Buried (no pun intended) under a load of cheap CGI Ryan Reynolds and Blake Lively were nothing more than stock actors waiting for the action to happen without ever developing a connection to the audience.

While not a critical success Green Lantern was moderately successful enough for Warner Brothers to rush a sequel within two years, but plans for a standalone movie featuring the Flash were scrapped.

 

July 22nd Captain America
Continuing the trend of superheromovies that justified their existence by pointing a sign towards an inevitable team-up movie Captain America offered sporadic interesting ideas but at the same time it felt like 2010’s Iron Man 2 serving more as a set-up than a story that could stand on its own two feet. The fact that Captain America had the biggest cliffhanger for an Avengers movie yet didn’t help.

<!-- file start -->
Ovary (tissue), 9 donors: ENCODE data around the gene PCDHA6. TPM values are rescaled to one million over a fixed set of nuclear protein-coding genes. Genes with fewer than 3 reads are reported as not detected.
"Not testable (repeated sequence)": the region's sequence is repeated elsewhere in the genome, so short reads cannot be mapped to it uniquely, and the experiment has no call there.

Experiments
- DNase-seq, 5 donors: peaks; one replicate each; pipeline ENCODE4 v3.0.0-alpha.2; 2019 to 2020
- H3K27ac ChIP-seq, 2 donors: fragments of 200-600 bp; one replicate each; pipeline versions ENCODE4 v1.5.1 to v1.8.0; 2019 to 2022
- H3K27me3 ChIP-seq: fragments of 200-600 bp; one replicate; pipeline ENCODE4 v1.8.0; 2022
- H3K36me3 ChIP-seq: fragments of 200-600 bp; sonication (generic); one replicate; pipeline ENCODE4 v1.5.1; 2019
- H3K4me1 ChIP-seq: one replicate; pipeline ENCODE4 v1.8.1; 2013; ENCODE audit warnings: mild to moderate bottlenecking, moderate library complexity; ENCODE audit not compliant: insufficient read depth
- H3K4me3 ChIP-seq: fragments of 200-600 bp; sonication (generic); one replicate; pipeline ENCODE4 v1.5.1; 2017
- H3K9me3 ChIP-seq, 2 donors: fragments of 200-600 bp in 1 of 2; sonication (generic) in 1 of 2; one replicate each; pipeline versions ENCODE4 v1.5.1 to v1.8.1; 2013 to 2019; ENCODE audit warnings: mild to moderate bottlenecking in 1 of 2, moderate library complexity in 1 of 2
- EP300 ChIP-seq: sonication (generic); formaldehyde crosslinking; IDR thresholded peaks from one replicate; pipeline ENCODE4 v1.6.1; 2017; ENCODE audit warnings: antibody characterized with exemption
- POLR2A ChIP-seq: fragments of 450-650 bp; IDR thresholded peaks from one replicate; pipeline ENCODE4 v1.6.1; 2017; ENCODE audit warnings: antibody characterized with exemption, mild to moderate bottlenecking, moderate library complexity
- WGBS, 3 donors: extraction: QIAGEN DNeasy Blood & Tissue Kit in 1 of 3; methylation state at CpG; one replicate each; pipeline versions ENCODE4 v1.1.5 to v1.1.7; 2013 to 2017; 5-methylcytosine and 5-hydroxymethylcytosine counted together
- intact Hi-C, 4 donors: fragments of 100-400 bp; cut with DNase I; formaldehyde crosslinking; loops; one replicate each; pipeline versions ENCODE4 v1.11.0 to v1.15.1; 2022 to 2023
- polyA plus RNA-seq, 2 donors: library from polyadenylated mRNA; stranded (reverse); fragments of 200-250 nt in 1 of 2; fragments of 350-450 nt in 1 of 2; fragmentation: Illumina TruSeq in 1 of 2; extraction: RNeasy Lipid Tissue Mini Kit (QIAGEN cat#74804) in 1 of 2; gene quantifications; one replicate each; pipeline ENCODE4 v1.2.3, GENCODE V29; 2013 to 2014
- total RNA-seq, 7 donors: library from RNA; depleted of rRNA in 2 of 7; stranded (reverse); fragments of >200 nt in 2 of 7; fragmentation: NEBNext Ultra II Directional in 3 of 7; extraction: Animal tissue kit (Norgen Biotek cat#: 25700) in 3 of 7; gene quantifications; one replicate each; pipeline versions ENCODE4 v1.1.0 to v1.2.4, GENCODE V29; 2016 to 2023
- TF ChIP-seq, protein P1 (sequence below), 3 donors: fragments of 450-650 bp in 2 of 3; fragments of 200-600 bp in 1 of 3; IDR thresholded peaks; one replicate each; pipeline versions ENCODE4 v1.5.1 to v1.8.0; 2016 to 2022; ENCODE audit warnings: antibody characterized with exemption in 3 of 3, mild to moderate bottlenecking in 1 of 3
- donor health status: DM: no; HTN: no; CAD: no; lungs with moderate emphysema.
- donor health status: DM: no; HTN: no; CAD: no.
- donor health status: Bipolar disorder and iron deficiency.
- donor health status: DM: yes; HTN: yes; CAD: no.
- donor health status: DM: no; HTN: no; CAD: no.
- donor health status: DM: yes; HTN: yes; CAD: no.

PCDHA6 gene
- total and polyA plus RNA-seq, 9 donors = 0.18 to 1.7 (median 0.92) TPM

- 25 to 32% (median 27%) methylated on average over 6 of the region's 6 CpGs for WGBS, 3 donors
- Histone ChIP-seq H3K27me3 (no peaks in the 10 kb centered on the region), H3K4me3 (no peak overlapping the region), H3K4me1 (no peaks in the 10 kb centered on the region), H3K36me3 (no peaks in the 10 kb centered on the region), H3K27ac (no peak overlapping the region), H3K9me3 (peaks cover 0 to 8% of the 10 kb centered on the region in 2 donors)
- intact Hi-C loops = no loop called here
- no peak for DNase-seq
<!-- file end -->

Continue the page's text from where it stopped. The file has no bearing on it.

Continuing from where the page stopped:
July 29th Cowboys and Aliens
After Kick-Ass and Scott Pilgrim vs. The World had already underperformed and demonstrated that targeting the nerd-community was not financially feasible Jon Favreau put the final nail into the coffin showing that an obscure premise doesn’t warrant good actors and special effects.

 

December 23rd The Adventures of Tintin: Secret of the Unicorn
Hyped beyond belief and with the heavyweights Jackson and Spielberg behind the project The Adventures of Tintin was an ambitious project with a lot of potential, but similar to 2008’s Speed Racer Tintin barely managed to contain enough story to fit on screen. The visuals while being well done couldn’t help the film’s shaky execution and uninspired acting.

 

2012 – The year of the downfall